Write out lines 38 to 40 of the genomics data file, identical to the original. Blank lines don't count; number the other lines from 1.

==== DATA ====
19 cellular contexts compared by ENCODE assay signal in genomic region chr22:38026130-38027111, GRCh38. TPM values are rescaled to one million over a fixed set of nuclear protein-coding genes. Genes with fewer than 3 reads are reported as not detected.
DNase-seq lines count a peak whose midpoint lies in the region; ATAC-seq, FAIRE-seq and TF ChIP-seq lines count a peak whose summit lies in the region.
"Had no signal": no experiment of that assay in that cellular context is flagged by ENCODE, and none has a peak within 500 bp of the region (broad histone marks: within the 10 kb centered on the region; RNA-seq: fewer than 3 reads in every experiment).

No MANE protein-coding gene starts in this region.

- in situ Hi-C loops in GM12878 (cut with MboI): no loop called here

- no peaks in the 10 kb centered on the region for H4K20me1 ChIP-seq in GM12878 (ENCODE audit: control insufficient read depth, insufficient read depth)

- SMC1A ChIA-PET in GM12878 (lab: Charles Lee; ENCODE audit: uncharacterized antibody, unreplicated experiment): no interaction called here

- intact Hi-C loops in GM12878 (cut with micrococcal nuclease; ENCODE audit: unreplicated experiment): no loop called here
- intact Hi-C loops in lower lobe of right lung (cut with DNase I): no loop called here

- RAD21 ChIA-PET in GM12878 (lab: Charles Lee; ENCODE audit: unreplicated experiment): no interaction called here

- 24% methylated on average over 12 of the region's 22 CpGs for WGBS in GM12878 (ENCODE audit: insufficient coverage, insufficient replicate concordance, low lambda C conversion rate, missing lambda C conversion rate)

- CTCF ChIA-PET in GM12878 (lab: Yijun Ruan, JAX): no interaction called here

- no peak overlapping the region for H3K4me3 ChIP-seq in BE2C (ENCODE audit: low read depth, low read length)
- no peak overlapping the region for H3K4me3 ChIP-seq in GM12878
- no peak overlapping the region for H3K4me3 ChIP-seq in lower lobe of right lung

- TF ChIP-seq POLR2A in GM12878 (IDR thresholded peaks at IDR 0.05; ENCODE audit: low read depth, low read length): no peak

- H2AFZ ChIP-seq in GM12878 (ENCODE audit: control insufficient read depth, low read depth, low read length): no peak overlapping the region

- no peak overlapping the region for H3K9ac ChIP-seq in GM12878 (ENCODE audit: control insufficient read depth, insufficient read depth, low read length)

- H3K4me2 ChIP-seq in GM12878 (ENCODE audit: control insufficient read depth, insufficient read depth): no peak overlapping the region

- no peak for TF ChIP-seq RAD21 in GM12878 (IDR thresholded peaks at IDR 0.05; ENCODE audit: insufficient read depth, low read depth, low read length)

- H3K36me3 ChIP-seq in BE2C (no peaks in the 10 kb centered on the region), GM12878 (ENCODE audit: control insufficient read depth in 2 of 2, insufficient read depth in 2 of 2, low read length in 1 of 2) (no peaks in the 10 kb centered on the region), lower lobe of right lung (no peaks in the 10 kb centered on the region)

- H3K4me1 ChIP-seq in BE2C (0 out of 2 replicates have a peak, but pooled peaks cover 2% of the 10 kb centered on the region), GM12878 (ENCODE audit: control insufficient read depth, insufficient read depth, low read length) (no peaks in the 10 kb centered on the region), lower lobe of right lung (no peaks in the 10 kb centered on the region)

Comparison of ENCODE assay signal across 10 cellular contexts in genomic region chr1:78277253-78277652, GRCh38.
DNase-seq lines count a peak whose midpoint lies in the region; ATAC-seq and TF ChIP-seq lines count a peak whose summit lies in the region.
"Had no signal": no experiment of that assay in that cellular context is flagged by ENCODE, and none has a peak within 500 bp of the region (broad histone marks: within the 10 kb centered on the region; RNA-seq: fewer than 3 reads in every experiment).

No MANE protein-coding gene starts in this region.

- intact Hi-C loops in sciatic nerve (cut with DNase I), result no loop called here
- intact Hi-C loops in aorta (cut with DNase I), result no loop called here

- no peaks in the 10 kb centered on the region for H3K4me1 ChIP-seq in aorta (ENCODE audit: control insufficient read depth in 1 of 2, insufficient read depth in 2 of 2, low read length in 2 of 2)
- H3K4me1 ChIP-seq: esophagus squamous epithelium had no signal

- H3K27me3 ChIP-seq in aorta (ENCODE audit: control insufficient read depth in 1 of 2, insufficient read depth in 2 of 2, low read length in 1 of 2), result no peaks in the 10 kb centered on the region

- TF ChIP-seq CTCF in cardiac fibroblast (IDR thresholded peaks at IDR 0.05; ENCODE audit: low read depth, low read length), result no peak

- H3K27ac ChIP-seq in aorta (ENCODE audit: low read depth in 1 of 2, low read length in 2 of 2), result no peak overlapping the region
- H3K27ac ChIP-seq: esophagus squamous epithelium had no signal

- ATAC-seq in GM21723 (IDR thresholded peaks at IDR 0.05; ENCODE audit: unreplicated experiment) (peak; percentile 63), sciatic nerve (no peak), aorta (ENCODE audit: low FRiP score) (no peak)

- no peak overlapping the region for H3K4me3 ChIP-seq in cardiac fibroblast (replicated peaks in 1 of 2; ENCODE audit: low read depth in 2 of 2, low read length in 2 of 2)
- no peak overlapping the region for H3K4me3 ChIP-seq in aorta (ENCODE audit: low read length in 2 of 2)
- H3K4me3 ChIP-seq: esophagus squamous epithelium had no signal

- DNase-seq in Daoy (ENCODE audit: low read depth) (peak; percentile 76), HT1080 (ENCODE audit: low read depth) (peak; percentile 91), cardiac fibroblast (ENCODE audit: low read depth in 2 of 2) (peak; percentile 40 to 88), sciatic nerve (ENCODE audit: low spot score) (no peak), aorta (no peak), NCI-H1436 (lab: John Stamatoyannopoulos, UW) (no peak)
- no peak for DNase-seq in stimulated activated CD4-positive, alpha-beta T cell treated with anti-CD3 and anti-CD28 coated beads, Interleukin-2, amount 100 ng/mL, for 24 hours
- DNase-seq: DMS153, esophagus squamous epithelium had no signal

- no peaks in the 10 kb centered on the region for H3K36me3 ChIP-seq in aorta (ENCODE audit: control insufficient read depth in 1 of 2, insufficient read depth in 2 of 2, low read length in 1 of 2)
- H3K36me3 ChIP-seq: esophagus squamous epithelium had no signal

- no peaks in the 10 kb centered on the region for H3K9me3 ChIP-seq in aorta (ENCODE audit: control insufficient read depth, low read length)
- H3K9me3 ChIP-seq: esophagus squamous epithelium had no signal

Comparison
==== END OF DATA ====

- H3K4me3 ChIP-seq: esophagus squamous epithelium had no signal

- DNase-seq in Daoy (ENCODE audit: low read depth) (peak; percentile 76), HT1080 (ENCODE audit: low read depth) (peak; percentile 91), cardiac fibroblast (ENCODE audit: low read depth in 2 of 2) (peak; percentile 40 to 88), sciatic nerve (ENCODE audit: low spot score) (no peak), aorta (no peak), NCI-H1436 (lab: John Stamatoyannopoulos, UW) (no peak)
- no peak for DNase-seq in stimulated activated CD4-positive, alpha-beta T cell treated with anti-CD3 and anti-CD28 coated beads, Interleukin-2, amount 100 ng/mL, for 24 hours